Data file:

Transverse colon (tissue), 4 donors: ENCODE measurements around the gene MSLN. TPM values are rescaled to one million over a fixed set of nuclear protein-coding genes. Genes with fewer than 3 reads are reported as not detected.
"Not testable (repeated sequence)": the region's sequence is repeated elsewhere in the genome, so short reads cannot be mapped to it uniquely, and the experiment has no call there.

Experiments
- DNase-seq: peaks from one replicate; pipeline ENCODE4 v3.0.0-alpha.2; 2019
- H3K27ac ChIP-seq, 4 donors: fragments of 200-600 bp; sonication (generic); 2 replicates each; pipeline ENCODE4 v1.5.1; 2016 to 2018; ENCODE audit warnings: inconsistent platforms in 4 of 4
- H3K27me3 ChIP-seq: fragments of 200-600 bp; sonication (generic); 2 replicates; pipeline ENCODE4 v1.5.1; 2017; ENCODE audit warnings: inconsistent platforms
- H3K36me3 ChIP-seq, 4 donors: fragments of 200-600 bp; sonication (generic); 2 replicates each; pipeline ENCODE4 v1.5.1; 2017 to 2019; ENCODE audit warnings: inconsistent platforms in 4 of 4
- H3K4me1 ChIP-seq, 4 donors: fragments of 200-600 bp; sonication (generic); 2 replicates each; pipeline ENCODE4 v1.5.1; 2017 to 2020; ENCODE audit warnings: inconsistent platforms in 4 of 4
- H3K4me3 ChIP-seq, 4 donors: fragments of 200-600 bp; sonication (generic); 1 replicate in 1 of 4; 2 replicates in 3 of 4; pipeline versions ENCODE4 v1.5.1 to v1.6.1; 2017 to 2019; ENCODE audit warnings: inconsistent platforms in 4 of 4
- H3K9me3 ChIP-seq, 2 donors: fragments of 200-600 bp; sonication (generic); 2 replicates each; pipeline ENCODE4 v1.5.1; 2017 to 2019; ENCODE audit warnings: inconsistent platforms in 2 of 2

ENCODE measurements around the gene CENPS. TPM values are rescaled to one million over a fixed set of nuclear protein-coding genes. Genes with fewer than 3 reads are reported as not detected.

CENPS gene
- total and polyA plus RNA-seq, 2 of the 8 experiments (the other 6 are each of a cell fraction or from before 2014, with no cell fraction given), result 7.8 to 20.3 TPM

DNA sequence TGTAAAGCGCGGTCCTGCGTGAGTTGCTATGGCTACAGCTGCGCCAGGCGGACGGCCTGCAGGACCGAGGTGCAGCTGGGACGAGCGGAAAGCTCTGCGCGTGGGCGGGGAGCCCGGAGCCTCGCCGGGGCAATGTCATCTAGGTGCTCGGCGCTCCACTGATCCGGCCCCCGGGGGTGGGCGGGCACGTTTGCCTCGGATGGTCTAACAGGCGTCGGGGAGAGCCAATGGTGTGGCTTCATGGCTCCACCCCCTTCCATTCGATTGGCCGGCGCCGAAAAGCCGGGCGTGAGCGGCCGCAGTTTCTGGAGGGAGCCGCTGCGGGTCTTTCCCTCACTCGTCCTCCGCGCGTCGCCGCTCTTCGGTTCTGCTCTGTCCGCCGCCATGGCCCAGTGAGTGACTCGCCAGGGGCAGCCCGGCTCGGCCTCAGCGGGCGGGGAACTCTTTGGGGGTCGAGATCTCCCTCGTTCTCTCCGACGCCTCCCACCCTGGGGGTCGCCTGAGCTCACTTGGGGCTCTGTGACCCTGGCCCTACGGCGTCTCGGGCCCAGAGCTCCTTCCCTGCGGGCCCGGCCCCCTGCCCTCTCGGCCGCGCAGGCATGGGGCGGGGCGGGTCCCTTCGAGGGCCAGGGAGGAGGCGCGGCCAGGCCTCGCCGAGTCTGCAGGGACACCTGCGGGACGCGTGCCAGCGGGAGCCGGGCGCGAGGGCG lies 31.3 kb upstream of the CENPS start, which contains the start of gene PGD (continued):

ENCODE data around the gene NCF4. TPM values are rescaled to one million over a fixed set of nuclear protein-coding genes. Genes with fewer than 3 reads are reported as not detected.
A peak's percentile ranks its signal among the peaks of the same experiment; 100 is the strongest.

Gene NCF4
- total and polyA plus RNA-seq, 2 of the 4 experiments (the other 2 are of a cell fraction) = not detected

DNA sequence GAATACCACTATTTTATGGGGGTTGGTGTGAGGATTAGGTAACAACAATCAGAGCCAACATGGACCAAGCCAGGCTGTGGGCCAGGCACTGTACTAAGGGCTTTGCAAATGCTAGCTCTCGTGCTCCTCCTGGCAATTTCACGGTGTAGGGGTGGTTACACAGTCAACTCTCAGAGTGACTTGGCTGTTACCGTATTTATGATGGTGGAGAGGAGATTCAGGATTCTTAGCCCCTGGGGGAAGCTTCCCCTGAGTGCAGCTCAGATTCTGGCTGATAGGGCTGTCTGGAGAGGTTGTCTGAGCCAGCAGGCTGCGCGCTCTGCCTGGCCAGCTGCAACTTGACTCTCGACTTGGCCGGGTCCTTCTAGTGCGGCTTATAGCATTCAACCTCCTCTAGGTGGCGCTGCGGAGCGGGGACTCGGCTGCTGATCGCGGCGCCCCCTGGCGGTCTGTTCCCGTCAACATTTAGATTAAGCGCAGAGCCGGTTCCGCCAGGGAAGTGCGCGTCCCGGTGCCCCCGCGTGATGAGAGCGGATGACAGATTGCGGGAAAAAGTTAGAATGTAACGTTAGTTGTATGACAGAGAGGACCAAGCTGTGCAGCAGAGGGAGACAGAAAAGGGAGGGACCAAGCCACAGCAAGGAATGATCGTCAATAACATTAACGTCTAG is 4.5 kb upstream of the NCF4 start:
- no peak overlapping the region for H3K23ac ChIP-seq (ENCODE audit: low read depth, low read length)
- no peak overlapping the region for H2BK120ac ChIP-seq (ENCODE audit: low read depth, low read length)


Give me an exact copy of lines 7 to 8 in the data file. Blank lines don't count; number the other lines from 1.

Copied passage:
- H3K36me3 ChIP-seq, 4 donors: fragments of 200-600 bp; sonication (generic); 2 replicates each; pipeline ENCODE4 v1.5.1; 2017 to 2019; ENCODE audit warnings: inconsistent platforms in 4 of 4
- H3K4me1 ChIP-seq, 4 donors: fragments of 200-600 bp; sonication (generic); 2 replicates each; pipeline ENCODE4 v1.5.1; 2017 to 2020; ENCODE audit warnings: inconsistent platforms in 4 of 4